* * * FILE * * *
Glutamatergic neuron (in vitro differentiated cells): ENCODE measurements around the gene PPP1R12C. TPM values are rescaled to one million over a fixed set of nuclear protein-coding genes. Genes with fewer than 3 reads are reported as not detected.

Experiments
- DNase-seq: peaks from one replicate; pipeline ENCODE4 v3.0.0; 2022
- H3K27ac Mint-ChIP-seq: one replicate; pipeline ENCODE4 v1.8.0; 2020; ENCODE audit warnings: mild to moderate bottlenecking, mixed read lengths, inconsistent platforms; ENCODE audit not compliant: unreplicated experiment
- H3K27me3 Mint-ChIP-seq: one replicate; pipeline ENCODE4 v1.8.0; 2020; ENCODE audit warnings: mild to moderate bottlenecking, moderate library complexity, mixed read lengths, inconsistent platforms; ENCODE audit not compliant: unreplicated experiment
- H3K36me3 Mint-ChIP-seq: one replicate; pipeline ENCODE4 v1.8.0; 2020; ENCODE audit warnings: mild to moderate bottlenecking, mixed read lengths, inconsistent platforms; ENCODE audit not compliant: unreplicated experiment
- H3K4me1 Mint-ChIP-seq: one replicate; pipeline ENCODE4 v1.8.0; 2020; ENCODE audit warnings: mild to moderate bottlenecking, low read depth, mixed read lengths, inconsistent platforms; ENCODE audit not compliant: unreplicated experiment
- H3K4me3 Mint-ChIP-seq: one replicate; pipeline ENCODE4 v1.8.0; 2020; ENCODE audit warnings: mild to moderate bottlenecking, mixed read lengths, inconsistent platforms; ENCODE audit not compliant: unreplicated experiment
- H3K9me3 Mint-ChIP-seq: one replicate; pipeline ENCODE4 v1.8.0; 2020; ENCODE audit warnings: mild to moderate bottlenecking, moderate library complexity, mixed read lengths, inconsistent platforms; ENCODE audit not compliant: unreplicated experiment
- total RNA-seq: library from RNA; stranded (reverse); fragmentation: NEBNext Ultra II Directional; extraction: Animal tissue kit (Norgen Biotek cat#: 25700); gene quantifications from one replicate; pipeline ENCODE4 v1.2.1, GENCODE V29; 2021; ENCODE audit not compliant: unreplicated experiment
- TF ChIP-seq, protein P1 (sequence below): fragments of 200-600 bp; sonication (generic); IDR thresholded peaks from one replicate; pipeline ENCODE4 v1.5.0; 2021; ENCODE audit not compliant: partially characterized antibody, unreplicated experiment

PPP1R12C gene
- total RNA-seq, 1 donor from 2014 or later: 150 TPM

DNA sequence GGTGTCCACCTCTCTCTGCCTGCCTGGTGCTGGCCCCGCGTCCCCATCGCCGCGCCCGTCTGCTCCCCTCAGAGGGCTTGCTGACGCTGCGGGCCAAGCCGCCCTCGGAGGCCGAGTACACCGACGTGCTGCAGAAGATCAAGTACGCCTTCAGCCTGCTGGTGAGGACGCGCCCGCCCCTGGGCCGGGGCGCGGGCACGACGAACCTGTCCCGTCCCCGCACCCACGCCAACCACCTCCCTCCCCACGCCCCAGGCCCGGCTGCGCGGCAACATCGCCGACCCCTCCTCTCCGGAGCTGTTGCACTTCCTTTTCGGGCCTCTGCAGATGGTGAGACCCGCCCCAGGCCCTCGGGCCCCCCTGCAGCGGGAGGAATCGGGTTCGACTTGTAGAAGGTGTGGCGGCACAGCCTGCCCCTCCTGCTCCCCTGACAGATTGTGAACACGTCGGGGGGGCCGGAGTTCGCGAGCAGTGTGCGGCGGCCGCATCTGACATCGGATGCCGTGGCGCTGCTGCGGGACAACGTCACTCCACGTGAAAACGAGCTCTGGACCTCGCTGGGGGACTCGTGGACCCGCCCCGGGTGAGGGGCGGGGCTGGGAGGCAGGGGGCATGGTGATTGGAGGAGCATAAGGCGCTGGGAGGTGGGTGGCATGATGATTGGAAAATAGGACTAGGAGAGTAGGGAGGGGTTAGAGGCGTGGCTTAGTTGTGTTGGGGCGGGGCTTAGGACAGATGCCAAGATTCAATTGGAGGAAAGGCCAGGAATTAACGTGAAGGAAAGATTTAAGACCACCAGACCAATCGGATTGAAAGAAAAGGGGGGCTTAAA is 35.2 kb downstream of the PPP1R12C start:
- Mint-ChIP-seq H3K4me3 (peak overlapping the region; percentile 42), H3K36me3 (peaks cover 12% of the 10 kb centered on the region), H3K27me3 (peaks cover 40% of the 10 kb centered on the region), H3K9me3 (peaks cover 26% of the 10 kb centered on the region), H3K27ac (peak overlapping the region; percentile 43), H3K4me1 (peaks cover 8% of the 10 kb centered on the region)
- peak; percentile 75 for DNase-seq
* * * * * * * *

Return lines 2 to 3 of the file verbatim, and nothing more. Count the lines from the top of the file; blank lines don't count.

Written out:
Experiments
- DNase-seq: peaks from one replicate; pipeline ENCODE4 v3.0.0; 2022